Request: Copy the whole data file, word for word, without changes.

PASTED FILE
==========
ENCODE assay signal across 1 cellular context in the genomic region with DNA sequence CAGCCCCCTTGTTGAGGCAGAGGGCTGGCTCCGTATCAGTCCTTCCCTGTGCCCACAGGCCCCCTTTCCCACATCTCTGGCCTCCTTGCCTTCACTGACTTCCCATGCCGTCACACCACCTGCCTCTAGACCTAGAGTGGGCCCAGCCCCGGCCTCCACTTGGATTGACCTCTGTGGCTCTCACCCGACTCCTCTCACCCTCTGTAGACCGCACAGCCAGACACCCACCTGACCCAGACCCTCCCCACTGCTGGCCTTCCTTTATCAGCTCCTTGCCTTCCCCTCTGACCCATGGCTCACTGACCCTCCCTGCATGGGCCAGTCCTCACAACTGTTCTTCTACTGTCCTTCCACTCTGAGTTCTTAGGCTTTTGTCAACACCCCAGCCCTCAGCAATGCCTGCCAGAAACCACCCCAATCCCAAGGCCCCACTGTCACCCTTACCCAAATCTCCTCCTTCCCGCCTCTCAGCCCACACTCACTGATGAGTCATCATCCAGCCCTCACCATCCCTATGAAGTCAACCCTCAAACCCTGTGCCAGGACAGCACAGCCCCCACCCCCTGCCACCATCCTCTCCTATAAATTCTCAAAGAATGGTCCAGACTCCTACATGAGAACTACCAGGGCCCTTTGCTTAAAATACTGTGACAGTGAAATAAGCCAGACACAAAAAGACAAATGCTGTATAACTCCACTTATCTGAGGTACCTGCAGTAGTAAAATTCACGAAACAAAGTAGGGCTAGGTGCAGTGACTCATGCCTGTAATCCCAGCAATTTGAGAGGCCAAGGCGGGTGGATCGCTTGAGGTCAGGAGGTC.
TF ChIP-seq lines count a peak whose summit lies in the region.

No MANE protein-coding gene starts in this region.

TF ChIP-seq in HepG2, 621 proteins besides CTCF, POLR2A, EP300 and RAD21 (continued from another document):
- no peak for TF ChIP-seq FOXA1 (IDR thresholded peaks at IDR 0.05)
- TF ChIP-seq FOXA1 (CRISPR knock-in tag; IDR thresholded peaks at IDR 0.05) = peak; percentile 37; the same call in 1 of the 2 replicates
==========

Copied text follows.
ENCODE assay signal across 1 cellular context in the genomic region with DNA sequence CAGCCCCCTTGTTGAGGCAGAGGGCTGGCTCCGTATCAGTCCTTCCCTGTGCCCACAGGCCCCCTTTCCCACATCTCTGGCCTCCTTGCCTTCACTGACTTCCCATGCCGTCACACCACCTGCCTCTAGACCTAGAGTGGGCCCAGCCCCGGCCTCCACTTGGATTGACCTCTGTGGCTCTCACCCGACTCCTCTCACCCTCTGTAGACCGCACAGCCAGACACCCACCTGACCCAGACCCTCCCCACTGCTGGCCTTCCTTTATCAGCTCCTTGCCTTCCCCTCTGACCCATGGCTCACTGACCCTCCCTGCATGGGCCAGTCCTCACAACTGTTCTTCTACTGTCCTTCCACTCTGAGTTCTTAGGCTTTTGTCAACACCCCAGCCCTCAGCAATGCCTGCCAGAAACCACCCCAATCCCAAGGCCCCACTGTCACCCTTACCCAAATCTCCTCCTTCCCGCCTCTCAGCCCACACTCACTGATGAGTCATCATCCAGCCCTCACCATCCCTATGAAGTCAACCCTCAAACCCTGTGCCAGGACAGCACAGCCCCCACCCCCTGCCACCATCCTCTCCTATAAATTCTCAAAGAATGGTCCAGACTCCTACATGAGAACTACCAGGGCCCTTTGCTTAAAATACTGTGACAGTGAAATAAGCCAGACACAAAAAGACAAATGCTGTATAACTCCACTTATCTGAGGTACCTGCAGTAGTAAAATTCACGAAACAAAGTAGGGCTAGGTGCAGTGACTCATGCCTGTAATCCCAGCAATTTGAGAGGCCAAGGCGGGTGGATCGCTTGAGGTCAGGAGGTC.
TF ChIP-seq lines count a peak whose summit lies in the region.

No MANE protein-coding gene starts in this region.

TF ChIP-seq in HepG2, 621 proteins besides CTCF, POLR2A, EP300 and RAD21 (continued from another document):
- no peak for TF ChIP-seq FOXA1 (IDR thresholded peaks at IDR 0.05)
- TF ChIP-seq FOXA1 (CRISPR knock-in tag; IDR thresholded peaks at IDR 0.05) = peak; percentile 37; the same call in 1 of the 2 replicates